In an attempt to obviate a pancreaticoenteric anastomosis, pancreatic ductal occlusion was studied. There were 2 RCTs.47,48 In the study by Reissman et al,47 the pancreaticojejunostomy group with 18 patients underwent end-to-end anastomosis of pancreaticojejunostomy, while the ductal occlusion group with 17 patients underwent primary closure of the pancreatic duct, oversewing of the pancreatic stump, and external drainage. The ductal occlusion group had lower morbidity (56% vs 24%), decreased mortality (11% vs 0%), and a shorter hospital stay (42.2 vs 26.4 days). However, the study population was small. In the study by Tran et al,48 a total of 83 patients received pancreaticojejunostomy, while 86 patients received chemical and suture occlusion of the pancreatic duct. No significant difference was found in postoperative complications, mortality, or exocrine insufficiency. The pancreatic fistula rate was significantly higher in the ductal occlusion group (5% vs 17%). After 3 and 12 months, there were significantly more patients with diabetes mellitus in the ductal occlusion group. So far, insufficient evidence exists to show that pancreaticoenterostomy can be replaced by pancreatic ductal obliteration (evidence level 2).


Waugh and Clagett49 first used pancreaticogastrostomy in clinical practice in 1946. Pancreaticogastrostomy has gained favor in recent years as a possible means of reducing the incidence of pancreatic fistula.28,50-55 Proponents have noted several potential advantages. Pancreatic enzymes are inactivated by the gastric acidic environment, and the stomach does not contain enterokinase, which is required for conversion of trypsinogen to trypsin and subsequent activation of other proteolytic enzymes. A lack of enzyme activation may help prevent autodigestion of the anastomosis. Furthermore, the proximity of the pancreas to the posterior stomach wall allows for potentially less tension on the anastomosis. The excellent blood supply to the stomach wall is favorable to anastomotic healing, and the thickness of the stomach wall holds sutures well.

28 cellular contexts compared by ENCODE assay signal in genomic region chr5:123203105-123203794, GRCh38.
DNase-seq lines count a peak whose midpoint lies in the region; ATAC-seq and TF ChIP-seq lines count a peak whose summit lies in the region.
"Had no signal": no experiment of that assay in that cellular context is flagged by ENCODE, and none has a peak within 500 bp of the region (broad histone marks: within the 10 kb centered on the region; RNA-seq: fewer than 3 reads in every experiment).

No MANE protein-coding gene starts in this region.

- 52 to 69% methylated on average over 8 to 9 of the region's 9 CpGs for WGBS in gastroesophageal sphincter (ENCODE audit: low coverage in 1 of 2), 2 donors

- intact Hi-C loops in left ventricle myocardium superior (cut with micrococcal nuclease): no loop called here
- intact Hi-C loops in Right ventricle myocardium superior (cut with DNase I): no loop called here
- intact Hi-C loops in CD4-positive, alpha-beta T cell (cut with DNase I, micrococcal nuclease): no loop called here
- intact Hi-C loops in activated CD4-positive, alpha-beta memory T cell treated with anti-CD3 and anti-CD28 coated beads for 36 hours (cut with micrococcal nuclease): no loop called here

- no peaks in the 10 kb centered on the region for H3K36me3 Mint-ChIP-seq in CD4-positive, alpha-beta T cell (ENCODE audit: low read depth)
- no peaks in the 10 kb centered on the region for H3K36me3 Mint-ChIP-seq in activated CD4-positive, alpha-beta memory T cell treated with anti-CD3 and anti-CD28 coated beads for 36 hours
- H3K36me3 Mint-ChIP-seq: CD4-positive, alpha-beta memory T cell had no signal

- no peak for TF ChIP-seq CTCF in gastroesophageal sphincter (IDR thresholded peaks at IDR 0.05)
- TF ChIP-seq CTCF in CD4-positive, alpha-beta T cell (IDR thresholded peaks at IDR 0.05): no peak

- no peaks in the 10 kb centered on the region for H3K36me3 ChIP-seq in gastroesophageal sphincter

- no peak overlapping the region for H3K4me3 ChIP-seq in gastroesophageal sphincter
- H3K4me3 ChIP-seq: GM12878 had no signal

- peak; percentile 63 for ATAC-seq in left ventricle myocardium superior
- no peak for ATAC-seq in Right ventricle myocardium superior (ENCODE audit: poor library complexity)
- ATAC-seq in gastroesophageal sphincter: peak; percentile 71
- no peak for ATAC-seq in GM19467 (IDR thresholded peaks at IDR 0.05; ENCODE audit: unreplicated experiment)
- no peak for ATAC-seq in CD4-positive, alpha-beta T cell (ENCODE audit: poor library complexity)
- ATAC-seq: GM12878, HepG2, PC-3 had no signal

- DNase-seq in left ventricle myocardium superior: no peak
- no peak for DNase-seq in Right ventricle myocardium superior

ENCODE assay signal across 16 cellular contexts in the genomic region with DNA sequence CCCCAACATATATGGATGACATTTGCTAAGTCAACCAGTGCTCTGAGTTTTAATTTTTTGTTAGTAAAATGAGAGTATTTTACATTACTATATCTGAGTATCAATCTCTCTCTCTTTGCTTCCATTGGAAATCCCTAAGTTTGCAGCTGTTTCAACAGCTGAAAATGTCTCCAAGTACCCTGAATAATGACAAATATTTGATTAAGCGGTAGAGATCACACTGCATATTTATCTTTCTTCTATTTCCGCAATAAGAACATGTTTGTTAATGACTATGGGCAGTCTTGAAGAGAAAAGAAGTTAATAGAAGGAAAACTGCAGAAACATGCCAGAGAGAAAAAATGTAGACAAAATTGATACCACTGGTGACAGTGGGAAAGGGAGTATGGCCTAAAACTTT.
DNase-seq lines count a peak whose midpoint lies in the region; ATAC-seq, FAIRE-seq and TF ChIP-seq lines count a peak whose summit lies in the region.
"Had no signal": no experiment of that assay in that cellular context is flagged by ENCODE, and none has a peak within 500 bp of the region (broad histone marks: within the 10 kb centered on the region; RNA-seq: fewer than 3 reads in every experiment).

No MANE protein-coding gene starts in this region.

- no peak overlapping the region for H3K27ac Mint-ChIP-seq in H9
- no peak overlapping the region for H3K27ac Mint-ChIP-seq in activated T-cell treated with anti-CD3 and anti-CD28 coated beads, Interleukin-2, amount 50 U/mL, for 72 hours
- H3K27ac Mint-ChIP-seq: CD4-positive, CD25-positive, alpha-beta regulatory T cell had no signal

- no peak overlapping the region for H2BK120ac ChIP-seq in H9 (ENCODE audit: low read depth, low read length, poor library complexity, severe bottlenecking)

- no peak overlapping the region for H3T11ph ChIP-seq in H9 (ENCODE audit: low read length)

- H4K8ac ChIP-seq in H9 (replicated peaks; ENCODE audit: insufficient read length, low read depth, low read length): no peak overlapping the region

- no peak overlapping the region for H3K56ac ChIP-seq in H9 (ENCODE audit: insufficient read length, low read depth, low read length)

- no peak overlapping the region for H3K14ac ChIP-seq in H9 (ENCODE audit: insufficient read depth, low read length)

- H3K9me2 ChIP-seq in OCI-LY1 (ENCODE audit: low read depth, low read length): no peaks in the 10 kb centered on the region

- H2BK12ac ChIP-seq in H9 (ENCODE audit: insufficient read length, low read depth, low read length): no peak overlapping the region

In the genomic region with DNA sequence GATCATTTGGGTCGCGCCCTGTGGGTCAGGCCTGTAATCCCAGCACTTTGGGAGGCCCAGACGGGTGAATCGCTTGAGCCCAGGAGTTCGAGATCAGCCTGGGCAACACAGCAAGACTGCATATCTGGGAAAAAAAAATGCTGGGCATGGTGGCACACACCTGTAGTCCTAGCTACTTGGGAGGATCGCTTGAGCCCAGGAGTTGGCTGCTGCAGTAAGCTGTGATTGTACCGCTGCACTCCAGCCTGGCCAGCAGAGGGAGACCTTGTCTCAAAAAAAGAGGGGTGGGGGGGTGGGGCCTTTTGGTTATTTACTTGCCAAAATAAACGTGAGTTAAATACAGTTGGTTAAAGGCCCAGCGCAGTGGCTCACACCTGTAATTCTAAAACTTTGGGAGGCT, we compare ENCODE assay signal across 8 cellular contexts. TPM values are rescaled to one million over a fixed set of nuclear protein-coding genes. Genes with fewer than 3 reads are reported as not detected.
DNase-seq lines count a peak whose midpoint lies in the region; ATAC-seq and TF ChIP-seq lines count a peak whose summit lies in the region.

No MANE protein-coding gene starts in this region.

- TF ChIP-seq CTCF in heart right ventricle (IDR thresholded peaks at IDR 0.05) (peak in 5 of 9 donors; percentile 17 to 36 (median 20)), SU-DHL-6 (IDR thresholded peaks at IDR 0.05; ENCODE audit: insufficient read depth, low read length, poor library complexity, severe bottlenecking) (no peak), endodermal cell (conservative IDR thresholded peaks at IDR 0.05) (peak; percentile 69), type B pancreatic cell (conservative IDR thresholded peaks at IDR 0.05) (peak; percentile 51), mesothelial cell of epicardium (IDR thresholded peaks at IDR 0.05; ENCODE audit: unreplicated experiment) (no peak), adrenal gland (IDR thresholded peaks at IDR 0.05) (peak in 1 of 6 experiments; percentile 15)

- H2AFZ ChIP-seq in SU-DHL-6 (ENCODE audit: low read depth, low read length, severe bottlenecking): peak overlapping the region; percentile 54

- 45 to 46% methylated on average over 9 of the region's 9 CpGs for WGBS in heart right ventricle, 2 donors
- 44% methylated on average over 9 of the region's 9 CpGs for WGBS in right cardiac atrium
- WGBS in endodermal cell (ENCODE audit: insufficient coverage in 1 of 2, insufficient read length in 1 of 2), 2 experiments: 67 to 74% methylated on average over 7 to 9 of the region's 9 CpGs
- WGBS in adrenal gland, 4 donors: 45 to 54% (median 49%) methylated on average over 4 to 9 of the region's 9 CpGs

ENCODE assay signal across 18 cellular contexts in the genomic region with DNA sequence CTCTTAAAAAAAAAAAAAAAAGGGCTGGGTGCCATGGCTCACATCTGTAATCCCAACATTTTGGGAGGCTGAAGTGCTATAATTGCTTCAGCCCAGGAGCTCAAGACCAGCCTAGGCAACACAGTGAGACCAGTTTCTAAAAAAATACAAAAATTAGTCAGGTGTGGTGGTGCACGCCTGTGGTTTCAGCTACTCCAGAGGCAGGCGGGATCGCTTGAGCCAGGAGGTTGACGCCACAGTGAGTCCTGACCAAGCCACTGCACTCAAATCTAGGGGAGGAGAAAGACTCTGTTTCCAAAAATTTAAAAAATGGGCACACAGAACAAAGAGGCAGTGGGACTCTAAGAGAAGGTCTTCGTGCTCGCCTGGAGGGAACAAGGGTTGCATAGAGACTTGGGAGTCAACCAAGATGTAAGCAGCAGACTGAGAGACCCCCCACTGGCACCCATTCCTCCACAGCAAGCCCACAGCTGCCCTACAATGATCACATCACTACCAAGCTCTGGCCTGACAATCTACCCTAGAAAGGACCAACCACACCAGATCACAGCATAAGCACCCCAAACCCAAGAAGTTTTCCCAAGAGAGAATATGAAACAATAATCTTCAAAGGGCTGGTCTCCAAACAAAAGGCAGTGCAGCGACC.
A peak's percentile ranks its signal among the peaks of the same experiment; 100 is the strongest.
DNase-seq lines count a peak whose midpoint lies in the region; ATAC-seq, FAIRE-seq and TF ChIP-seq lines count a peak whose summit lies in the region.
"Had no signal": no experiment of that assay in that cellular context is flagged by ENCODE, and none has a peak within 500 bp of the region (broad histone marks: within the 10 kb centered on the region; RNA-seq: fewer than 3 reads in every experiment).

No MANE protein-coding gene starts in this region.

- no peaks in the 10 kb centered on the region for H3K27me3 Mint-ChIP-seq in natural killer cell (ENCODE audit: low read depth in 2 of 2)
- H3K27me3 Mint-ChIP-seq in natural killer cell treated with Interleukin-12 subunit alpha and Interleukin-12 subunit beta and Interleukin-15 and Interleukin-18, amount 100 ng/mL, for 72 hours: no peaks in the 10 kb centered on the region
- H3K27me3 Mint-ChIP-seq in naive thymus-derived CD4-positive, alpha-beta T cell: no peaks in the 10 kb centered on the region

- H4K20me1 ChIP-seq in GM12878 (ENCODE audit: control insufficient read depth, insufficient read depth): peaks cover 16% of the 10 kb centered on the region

There have been 3 RCTs comparing pancreaticogastrostomy with pancreaticojejunostomy (Table 2).28,54,55 They failed to show any significant difference regarding pancreatic fistula rates, postoperative complications, or mortality. Two recent meta-analyses56,57 attempted to solve this controversy. The study by McKay et al56 analyzed 11 articles, including 1 RCT, 2 prospective nonrandomized trials, and 8 cohort studies. The study findings suggested that pancreaticogastrostomy was safer after pancreatoduodenectomy, but much of the evidence came from cohort studies. The study by Wente et al57 analyzed 16 articles, including 3 RCTs. The results indicated that all cohort studies reported superiority of pancreaticogastrostomy over pancreaticojejunostomy, most likely influenced by publication bias. In contrast, all RCTs failed to show an advantage of a particular technique, suggesting that both techniques were equally good. Based on the current evidence, pancreaticogastrostomy and pancreaticojejunostomy are equivalent in terms of perioperative outcome (evidence levels 1 and 2).


Pancreaticojejunostomy has been the most commonly used method of pancreaticoenteric anastomosis after pancreatoduodenectomy. Apart from the different positions of the jejunal loop (antecolic, retrocolic, or retromesenteric) and the other variations, such as the isolated Roux loop pancreaticojejunostomy, the anastomosis can be performed as an end-to-end anastomosis with invagination of the pancreatic stump in the jejunum or as an end-to-side anastomosis with or without duct-to-mucosa suturing. There are more variations of these 2 anastomotic techniques. An internal or external pancreatic duct stent may or may not be placed across these anastomoses. There is no firm evidence to show which technique is superior.